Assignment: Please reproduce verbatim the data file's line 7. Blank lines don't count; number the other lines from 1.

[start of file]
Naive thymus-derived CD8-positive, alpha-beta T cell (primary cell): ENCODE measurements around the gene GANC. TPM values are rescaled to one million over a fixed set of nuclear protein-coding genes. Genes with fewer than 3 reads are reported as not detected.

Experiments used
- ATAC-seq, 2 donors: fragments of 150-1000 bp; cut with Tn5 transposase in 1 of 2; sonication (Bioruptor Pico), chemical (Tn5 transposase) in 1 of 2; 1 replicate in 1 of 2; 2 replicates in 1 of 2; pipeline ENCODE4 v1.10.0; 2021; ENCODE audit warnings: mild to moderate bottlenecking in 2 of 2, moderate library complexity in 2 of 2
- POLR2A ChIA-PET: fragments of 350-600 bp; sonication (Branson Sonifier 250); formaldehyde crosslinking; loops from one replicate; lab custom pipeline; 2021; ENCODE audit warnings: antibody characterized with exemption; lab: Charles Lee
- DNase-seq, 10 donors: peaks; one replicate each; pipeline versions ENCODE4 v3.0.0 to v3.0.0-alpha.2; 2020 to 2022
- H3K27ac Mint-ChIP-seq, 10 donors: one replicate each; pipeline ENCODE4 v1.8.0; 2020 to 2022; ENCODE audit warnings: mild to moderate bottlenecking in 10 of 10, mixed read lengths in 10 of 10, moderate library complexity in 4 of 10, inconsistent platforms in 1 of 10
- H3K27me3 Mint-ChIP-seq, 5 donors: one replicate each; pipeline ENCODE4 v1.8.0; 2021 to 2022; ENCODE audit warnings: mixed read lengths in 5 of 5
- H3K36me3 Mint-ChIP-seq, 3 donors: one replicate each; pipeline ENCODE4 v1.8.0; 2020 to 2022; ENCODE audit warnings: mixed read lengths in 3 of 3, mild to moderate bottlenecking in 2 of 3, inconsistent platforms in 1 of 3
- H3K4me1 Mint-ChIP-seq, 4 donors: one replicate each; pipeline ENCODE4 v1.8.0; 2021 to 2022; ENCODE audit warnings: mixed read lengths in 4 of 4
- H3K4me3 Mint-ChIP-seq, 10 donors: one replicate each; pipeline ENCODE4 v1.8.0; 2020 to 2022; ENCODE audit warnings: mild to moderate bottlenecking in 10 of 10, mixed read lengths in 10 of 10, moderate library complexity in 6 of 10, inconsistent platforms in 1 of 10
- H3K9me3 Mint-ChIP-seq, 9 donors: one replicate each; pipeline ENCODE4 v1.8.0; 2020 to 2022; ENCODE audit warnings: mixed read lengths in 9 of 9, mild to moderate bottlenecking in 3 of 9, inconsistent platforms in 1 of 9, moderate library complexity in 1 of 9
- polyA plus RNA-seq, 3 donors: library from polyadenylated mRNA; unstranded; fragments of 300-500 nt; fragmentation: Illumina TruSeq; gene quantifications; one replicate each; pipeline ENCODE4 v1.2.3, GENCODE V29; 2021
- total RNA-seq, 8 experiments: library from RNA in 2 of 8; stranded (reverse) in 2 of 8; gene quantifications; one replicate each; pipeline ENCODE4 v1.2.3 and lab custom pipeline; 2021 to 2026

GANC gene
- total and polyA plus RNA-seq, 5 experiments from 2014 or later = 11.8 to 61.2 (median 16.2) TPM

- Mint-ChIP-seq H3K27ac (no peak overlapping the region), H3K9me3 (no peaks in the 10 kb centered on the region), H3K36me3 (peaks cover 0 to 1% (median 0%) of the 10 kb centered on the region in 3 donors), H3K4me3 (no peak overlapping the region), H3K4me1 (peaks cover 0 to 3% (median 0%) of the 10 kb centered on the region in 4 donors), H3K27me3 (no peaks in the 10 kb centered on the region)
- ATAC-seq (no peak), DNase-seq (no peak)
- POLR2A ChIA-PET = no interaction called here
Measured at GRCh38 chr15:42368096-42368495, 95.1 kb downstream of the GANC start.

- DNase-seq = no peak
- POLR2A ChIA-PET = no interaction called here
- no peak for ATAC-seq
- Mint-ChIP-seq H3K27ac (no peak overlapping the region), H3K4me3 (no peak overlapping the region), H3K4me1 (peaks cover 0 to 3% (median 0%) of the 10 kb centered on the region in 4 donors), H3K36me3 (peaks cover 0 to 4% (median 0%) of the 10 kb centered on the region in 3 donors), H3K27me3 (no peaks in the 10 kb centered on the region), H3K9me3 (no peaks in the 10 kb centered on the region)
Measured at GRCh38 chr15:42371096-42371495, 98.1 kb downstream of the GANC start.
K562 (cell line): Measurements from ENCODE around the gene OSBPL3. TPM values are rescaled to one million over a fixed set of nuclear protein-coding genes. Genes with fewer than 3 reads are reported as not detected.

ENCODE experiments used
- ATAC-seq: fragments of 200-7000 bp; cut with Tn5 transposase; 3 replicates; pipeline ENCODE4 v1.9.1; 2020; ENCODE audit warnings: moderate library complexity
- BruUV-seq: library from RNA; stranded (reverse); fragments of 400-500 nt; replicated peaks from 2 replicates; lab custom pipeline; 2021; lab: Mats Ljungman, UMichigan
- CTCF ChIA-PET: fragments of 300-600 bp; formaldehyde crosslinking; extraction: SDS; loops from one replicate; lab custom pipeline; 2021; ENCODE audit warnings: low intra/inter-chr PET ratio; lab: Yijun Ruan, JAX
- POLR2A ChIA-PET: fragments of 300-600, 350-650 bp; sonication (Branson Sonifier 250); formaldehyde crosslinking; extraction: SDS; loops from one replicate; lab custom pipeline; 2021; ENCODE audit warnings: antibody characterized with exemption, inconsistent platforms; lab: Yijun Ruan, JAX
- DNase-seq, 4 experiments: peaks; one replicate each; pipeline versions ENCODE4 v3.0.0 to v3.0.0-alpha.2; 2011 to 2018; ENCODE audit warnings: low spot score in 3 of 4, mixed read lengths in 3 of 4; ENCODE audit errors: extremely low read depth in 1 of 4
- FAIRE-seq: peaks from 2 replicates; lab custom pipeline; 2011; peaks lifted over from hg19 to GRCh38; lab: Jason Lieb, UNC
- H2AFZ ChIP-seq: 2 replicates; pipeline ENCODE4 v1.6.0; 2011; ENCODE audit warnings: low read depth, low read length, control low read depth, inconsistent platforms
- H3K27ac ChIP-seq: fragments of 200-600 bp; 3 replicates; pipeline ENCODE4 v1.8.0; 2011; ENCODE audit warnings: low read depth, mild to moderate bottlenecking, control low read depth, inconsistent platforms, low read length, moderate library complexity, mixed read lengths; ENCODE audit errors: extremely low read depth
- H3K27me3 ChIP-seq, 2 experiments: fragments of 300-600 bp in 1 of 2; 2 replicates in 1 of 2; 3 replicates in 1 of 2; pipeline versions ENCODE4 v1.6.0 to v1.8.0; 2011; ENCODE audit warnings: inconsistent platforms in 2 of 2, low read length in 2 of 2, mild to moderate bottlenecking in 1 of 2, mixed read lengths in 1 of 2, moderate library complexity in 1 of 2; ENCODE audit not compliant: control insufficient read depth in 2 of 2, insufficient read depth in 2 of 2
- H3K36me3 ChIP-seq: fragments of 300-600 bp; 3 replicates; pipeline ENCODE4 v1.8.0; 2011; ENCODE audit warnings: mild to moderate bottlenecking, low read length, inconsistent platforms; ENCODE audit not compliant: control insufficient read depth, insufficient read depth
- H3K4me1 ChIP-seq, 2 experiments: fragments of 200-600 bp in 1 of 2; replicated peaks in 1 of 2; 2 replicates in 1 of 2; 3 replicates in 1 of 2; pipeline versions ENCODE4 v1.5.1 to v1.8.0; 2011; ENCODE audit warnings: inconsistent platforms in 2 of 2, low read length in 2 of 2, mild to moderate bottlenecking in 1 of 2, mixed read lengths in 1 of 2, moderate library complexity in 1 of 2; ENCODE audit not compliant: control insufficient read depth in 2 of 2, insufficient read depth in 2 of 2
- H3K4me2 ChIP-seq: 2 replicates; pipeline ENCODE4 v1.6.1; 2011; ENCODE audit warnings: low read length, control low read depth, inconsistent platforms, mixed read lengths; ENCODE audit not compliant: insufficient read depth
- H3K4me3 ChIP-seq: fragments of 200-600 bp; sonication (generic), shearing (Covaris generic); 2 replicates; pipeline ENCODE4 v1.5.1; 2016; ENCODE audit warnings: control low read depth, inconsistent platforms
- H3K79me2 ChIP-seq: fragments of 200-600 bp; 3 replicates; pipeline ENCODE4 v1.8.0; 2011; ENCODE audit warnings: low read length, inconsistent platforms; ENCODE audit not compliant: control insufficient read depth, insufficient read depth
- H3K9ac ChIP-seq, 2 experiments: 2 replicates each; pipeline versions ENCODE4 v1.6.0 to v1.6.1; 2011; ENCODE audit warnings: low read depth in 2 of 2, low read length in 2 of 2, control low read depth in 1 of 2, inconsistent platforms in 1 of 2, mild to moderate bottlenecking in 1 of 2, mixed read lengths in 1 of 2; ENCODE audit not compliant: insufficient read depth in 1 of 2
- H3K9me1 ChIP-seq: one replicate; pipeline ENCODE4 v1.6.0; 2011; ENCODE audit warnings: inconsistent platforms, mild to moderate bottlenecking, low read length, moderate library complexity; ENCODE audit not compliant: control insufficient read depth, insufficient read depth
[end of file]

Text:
- H3K27me3 Mint-ChIP-seq, 5 donors: one replicate each; pipeline ENCODE4 v1.8.0; 2021 to 2022; ENCODE audit warnings: mixed read lengths in 5 of 5